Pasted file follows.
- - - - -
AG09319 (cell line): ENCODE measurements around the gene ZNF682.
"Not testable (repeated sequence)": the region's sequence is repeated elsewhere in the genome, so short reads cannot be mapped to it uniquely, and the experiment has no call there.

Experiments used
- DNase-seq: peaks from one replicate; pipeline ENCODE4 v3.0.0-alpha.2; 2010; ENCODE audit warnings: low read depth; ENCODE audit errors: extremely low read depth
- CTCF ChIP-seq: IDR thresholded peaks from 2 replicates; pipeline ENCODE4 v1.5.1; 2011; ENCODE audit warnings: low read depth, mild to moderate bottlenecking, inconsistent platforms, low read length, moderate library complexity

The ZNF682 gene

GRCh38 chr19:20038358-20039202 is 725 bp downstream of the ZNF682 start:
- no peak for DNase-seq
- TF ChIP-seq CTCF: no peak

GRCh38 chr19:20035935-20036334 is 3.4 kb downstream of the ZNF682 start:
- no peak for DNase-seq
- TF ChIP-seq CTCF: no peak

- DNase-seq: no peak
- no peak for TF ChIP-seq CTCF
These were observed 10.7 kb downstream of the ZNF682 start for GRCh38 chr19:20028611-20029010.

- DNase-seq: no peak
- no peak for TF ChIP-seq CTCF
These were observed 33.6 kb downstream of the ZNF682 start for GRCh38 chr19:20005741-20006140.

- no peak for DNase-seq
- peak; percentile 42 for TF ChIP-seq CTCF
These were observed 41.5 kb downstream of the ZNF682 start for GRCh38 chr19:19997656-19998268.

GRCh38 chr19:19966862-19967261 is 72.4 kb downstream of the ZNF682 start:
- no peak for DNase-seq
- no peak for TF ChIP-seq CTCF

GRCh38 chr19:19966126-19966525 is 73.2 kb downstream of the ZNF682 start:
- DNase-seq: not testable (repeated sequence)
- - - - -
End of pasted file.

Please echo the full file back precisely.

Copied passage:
AG09319 (cell line): ENCODE measurements around the gene ZNF682.
"Not testable (repeated sequence)": the region's sequence is repeated elsewhere in the genome, so short reads cannot be mapped to it uniquely, and the experiment has no call there.

Experiments used
- DNase-seq: peaks from one replicate; pipeline ENCODE4 v3.0.0-alpha.2; 2010; ENCODE audit warnings: low read depth; ENCODE audit errors: extremely low read depth
- CTCF ChIP-seq: IDR thresholded peaks from 2 replicates; pipeline ENCODE4 v1.5.1; 2011; ENCODE audit warnings: low read depth, mild to moderate bottlenecking, inconsistent platforms, low read length, moderate library complexity

The ZNF682 gene

GRCh38 chr19:20038358-20039202 is 725 bp downstream of the ZNF682 start:
- no peak for DNase-seq
- TF ChIP-seq CTCF: no peak

GRCh38 chr19:20035935-20036334 is 3.4 kb downstream of the ZNF682 start:
- no peak for DNase-seq
- TF ChIP-seq CTCF: no peak

- DNase-seq: no peak
- no peak for TF ChIP-seq CTCF
These were observed 10.7 kb downstream of the ZNF682 start for GRCh38 chr19:20028611-20029010.

- DNase-seq: no peak
- no peak for TF ChIP-seq CTCF
These were observed 33.6 kb downstream of the ZNF682 start for GRCh38 chr19:20005741-20006140.

- no peak for DNase-seq
- peak; percentile 42 for TF ChIP-seq CTCF
These were observed 41.5 kb downstream of the ZNF682 start for GRCh38 chr19:19997656-19998268.

GRCh38 chr19:19966862-19967261 is 72.4 kb downstream of the ZNF682 start:
- no peak for DNase-seq
- no peak for TF ChIP-seq CTCF

GRCh38 chr19:19966126-19966525 is 73.2 kb downstream of the ZNF682 start:
- DNase-seq: not testable (repeated sequence)